If you’re considering ending your marriage, you may wonder if the process is different for LGBTQIA+ couples. Massachusetts law doesn’t distinguish between same-sex or gay marriage and heterosexual unions. Still, some legal challenges remain when it comes to divorce for LGBTQIA+ couples.
LGBTQIA+ Divorce Rules Lag Behind Same-Sex Law in Massachusetts
Our state is a long-time leader in LGBTQIA+ issues. Massachusetts was the first state to allow gay marriage in 2004, a decade before it was legal nationwide. At the time, Massachusetts was one of just six locations globally where same-sex couples could marry.
Of course, the right to marry goes hand in hand with the burden of divorce for LGBTQIA+ couples. While Massachusetts law treats same-sex and heterosexual marriage the same, the playing field isn’t yet level when it comes to divorce.
Child Custody in LGBTQIA+ Divorces
Biological and adoptive parents have a significant advantage in custody battles in Massachusetts. If you’re a non biological parent and haven’t formally adopted your child before divorcing, the court treats you like a stepparent, granting you few legal rights.
Thankfully, the courts have recently started recognizing the status of de facto parents.
In 2017, the Massachusetts Supreme Judicial Court decided that non biological parents in same-sex marriages could have visitation rights over the objection of the biological or legal parents if the loss of the relationship would harm the child.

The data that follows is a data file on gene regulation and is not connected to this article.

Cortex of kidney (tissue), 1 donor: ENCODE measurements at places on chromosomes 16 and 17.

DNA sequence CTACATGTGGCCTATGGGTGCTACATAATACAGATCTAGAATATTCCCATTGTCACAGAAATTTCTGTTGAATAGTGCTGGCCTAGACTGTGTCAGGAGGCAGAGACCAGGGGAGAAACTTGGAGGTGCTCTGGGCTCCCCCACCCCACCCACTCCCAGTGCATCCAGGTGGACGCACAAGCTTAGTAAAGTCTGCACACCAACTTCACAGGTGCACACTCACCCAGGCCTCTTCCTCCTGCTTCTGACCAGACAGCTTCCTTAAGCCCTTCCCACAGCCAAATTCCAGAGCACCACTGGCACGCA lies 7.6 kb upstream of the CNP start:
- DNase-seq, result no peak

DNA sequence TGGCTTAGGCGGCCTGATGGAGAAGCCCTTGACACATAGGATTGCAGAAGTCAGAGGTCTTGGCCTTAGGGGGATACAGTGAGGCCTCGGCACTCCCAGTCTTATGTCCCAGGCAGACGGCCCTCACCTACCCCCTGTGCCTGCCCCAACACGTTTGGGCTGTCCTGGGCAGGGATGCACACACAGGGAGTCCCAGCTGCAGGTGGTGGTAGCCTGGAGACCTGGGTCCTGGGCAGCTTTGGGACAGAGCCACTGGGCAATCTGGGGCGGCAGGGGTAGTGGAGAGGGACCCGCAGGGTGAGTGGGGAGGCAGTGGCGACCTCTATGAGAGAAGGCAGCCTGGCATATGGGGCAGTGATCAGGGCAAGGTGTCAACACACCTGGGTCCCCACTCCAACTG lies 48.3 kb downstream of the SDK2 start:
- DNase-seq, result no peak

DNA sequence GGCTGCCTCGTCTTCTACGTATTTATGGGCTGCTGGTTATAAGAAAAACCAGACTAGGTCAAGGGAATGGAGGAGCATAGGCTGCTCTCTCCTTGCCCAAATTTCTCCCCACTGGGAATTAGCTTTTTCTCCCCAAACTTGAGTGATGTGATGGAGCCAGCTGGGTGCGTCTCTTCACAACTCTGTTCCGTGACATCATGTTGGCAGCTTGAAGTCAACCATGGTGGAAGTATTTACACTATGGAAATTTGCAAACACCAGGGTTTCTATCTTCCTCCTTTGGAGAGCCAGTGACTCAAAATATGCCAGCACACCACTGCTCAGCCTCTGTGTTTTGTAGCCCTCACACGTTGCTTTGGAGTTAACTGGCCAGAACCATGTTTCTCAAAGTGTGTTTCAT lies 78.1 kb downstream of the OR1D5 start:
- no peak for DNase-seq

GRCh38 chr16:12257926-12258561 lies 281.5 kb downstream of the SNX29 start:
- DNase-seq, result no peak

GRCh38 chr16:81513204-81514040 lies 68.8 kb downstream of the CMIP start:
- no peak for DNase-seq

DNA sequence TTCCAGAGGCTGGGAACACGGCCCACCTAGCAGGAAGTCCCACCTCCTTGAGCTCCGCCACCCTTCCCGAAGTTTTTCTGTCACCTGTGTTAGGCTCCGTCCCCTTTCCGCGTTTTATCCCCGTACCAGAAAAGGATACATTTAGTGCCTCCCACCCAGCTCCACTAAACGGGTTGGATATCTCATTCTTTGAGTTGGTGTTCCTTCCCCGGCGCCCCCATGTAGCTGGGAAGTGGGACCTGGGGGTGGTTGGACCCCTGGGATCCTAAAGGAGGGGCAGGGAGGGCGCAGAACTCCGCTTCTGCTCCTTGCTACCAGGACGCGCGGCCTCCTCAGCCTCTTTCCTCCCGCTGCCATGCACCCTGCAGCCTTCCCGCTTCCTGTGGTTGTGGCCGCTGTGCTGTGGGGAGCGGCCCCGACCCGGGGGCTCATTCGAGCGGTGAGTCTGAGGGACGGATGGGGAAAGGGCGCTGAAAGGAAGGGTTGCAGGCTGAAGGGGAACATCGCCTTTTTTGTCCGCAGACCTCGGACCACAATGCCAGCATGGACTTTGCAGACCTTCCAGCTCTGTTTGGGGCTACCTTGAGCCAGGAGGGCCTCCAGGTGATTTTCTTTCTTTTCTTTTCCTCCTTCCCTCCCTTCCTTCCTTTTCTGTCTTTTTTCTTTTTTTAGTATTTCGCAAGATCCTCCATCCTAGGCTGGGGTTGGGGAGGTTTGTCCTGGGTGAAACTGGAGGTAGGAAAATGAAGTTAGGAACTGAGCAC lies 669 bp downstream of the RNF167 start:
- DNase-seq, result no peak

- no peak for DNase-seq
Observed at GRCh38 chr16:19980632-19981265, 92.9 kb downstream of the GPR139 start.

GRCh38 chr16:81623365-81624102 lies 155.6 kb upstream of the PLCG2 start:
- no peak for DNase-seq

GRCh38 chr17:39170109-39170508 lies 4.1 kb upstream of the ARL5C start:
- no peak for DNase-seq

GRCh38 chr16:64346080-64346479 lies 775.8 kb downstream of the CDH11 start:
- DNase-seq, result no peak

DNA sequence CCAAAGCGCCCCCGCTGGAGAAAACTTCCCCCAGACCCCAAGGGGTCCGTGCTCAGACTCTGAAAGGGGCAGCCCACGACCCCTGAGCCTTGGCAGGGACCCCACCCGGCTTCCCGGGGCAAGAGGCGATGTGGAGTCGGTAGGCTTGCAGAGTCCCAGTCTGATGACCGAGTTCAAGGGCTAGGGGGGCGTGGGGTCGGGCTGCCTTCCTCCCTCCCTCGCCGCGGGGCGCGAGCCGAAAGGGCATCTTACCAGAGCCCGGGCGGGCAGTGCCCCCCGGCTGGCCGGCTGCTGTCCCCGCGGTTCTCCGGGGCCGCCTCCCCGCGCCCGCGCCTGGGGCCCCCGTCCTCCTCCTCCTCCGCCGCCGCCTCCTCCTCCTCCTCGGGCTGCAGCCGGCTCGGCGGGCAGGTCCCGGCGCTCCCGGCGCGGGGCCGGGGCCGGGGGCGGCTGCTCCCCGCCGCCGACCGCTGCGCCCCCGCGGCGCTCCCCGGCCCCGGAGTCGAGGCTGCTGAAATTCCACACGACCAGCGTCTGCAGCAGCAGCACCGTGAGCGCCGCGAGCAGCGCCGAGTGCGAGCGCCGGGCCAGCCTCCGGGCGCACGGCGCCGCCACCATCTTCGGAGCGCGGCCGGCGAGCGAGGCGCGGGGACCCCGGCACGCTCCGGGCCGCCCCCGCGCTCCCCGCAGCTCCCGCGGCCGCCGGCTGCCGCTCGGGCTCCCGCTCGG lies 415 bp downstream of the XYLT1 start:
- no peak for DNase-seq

State courts have also granted custody to stepparents over biological parents under the Massachusetts guardianship statute when the stepparent is the clearly superior caretaker.
Alimony for LGBTQIA+ Couples
The duration of alimony or spousal support payments for both LGBTQIA+ and heterosexual couples depends on the length of the marriage. While this treatment seems equal at first glance, it’s unfair if you and your partner lived together but couldn’t be legally married prior to 2004.
In such cases, you may be able to claim an exception in the Massachusetts alimony statute. This provision allows the court to increase the marriage duration if you show that your economic marital partnership started during the cohabitation period.
Dividing Marital Assets in LGBTQIA+ Divorces
Massachusetts law considers assets that both spouses own to be “marital” and therefore subject to marital division, regardless of the date of acquisition.
In practice, however, the courts have traditionally looked to when you or your spouse acquired the asset. Oftentimes, the court recognizes as marital-only property those assets acquired during your marriage.
That could be a problem if you and your spouse acquired substantial assets as a couple prior to 2004, such as if you bought a home together. Things become even more complicated if you cohabited in a state that banned gay marriage or allowed civil unions or domestic partnerships before moving to Massachusetts. A divorce lawyer with experience in LGBTQIA+ divorce can help you resolve asset distribution issues with the court.
Contact an Experienced LGBT Divorce Attorney in Massachusetts
Ending your marriage can be daunting under any circumstances, but divorce for LGBTQIA+ couples comes with unique challenges.
At Koiles Pratt Family Law Group in Salem, MA, we can talk you through the LGBTQIA+ divorce process and explain your options.
Call us at 978-744-7774 to schedule your consultation.